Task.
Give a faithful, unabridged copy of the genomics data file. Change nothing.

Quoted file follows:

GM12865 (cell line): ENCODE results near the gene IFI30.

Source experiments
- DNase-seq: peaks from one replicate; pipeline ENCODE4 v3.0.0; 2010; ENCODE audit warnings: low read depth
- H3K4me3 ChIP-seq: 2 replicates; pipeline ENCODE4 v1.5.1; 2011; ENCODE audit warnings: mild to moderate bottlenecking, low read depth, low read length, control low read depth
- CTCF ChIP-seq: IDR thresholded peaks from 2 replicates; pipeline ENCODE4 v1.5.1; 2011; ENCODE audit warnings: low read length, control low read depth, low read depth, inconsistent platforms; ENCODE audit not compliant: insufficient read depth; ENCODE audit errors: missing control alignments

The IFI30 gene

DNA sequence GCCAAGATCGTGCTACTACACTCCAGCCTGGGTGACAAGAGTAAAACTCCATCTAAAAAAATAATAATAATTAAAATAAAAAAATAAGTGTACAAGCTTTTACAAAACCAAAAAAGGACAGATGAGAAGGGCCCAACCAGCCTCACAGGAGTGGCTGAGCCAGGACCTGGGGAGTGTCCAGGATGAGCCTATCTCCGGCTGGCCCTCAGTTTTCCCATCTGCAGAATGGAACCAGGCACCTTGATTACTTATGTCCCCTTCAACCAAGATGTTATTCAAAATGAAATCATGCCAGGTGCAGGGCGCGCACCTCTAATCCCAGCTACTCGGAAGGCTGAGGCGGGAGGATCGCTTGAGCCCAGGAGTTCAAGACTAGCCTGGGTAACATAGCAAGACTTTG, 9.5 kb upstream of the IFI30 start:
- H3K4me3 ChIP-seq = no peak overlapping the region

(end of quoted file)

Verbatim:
GM12865 (cell line): ENCODE results near the gene IFI30.

Source experiments
- DNase-seq: peaks from one replicate; pipeline ENCODE4 v3.0.0; 2010; ENCODE audit warnings: low read depth
- H3K4me3 ChIP-seq: 2 replicates; pipeline ENCODE4 v1.5.1; 2011; ENCODE audit warnings: mild to moderate bottlenecking, low read depth, low read length, control low read depth
- CTCF ChIP-seq: IDR thresholded peaks from 2 replicates; pipeline ENCODE4 v1.5.1; 2011; ENCODE audit warnings: low read length, control low read depth, low read depth, inconsistent platforms; ENCODE audit not compliant: insufficient read depth; ENCODE audit errors: missing control alignments

The IFI30 gene

DNA sequence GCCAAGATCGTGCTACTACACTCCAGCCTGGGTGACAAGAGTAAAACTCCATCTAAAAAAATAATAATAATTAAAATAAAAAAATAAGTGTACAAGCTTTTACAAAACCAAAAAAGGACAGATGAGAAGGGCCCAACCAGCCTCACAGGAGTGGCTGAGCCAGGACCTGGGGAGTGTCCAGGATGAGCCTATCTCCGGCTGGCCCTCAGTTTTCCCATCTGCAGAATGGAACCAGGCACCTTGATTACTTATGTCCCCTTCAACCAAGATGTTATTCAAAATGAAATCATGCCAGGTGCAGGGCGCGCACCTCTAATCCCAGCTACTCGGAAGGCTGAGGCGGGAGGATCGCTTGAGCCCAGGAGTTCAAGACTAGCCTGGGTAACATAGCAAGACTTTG, 9.5 kb upstream of the IFI30 start:
- H3K4me3 ChIP-seq = no peak overlapping the region